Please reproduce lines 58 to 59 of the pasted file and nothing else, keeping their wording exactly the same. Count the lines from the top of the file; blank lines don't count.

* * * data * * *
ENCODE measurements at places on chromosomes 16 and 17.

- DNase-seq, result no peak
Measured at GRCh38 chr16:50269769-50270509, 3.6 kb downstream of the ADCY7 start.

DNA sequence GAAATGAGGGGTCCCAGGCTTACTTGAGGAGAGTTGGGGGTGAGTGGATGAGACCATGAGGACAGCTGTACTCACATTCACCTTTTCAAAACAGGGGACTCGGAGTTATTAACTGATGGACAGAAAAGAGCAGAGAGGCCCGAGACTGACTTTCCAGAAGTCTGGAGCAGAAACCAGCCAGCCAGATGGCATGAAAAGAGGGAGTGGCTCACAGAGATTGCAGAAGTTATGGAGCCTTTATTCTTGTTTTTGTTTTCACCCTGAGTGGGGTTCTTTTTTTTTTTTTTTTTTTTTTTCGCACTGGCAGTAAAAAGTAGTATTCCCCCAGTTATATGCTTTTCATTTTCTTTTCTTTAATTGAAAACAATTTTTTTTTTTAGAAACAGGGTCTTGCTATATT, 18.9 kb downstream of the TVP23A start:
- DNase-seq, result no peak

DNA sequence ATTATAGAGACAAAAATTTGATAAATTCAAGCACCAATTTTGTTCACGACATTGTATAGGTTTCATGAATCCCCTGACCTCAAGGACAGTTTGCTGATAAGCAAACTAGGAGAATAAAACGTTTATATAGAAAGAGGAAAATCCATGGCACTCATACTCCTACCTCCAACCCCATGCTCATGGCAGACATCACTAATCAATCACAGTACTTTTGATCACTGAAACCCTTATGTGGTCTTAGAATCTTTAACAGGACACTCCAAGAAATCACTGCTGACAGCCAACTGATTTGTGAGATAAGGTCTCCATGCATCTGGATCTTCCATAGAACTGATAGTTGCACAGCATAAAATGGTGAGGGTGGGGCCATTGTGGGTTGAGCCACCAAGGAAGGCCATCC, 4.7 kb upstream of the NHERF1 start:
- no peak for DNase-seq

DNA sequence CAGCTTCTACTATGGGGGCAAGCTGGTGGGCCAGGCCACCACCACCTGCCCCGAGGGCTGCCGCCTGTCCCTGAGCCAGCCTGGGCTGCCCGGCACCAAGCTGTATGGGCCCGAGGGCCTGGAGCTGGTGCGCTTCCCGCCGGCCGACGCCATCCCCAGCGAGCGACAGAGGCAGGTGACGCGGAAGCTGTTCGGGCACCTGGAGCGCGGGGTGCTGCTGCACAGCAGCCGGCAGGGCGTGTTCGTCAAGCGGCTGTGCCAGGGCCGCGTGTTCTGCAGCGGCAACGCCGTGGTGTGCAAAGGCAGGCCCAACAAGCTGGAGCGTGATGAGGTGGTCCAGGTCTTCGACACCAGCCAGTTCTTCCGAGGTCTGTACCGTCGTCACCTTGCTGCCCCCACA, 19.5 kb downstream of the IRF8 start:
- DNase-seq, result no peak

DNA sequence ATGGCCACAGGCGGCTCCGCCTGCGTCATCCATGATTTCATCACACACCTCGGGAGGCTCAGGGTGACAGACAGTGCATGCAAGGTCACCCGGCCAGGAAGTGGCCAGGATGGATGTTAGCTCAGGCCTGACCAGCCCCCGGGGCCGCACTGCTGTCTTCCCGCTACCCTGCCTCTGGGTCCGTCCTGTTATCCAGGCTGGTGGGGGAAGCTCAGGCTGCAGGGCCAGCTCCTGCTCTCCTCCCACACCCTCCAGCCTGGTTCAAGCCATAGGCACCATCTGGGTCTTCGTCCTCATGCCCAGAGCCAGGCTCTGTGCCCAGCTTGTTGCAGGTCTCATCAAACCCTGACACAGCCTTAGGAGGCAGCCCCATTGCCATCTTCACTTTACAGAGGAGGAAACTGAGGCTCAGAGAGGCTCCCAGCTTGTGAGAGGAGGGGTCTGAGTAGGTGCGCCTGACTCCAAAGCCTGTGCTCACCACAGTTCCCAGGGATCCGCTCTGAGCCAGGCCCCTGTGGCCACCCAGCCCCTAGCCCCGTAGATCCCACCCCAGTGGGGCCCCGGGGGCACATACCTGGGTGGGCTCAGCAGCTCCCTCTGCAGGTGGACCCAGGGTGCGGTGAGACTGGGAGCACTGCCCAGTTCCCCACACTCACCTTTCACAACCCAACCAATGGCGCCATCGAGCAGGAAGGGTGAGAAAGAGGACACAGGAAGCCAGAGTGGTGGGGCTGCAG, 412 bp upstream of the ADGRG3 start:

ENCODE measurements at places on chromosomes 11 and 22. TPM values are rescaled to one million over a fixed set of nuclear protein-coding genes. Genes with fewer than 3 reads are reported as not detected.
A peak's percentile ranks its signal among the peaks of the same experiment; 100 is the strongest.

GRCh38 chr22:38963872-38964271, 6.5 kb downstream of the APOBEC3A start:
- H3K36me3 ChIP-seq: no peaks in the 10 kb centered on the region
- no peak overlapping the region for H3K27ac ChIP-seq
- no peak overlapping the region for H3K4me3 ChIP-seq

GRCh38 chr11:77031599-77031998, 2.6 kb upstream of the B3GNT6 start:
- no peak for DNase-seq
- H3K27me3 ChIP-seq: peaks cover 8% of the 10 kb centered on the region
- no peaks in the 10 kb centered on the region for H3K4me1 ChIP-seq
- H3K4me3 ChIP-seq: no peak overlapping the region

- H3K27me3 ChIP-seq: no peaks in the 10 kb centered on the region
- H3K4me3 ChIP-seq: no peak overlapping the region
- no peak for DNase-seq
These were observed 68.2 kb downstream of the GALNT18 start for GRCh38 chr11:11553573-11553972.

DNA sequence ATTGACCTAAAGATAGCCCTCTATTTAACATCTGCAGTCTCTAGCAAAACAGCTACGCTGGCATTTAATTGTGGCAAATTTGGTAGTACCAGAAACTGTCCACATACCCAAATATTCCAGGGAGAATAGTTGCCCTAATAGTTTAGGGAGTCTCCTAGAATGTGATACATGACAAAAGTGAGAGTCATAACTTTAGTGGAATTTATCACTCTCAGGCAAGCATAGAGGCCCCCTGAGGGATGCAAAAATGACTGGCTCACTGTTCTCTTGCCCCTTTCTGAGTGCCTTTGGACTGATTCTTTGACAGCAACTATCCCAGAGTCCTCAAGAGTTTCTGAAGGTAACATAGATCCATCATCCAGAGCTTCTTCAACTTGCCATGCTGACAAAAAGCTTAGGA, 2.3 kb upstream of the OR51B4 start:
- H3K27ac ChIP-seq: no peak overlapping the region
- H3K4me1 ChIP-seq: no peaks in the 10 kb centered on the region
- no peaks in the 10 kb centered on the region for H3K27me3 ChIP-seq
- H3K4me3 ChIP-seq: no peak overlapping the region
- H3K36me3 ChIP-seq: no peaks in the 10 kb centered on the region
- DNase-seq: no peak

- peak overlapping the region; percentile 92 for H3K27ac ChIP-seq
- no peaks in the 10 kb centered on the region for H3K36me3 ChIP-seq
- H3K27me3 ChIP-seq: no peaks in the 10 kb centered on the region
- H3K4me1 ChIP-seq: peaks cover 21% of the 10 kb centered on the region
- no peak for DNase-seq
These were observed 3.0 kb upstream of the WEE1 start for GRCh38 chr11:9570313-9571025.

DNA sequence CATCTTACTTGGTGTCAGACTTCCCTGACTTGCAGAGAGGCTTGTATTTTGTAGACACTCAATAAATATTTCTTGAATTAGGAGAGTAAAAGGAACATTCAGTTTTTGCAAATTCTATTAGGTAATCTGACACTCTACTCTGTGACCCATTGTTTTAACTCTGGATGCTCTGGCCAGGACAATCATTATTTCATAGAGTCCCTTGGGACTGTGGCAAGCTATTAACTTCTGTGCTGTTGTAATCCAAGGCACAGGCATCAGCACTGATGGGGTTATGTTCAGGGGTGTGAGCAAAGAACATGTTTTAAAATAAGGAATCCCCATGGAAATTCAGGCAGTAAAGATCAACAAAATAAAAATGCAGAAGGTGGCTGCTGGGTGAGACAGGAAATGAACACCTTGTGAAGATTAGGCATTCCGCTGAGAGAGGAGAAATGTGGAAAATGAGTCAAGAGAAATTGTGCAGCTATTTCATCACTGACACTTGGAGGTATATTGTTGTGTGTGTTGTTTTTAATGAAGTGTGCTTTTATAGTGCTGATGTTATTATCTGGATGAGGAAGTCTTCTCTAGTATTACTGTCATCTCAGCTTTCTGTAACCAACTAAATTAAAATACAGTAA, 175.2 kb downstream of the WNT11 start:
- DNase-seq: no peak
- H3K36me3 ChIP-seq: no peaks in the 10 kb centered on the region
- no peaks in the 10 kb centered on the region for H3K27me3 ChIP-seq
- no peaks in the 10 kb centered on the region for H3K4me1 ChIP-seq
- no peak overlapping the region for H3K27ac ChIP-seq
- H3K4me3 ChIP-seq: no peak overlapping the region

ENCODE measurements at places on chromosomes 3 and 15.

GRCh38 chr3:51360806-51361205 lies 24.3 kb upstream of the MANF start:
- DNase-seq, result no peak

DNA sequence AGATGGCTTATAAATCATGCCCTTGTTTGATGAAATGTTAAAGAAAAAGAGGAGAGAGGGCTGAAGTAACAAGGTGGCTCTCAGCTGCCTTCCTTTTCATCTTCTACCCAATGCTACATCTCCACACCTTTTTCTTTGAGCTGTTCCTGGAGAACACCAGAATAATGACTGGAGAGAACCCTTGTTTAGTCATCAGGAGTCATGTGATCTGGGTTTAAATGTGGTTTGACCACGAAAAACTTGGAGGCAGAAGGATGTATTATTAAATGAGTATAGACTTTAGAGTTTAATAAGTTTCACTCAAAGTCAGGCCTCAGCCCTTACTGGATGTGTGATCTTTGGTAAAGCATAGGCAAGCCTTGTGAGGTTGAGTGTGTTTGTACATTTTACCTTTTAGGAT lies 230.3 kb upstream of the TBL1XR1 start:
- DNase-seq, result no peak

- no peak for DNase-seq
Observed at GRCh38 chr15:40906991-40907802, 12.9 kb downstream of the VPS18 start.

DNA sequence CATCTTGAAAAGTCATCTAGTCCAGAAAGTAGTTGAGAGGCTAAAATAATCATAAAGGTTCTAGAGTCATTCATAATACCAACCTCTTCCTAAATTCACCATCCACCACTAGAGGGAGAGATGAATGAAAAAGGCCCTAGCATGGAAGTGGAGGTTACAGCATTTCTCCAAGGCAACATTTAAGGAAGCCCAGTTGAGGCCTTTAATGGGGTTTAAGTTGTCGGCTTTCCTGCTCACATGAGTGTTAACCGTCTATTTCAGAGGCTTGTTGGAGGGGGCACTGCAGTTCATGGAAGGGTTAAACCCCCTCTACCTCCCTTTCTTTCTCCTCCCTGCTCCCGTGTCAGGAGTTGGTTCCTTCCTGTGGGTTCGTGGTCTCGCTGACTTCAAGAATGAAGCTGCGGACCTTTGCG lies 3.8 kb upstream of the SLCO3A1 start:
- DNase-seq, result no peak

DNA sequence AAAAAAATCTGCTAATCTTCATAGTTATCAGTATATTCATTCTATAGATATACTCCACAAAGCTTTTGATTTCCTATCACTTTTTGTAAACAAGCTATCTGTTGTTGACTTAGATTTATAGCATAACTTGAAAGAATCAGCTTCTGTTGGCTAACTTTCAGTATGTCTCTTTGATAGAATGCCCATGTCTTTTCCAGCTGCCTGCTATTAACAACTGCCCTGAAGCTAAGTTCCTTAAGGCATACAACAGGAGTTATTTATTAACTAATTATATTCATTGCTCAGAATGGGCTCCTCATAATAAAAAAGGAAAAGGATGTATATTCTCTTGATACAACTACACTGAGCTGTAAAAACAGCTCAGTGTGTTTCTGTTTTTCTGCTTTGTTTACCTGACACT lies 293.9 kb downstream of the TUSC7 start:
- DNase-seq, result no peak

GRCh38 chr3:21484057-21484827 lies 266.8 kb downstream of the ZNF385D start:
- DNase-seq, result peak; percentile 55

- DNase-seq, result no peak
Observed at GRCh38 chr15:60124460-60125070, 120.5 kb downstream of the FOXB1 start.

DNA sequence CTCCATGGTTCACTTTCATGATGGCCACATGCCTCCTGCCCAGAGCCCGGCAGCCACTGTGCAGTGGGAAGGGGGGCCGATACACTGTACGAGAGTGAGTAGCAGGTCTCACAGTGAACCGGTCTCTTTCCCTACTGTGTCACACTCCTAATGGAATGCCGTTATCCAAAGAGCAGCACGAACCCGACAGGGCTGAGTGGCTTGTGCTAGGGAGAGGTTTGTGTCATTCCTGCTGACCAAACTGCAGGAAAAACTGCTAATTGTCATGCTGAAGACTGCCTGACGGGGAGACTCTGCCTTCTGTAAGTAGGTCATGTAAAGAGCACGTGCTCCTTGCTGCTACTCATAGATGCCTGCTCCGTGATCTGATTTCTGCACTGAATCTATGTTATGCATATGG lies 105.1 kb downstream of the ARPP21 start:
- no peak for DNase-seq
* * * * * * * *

- DNase-seq, result peak; percentile 55

- DNase-seq, result no peak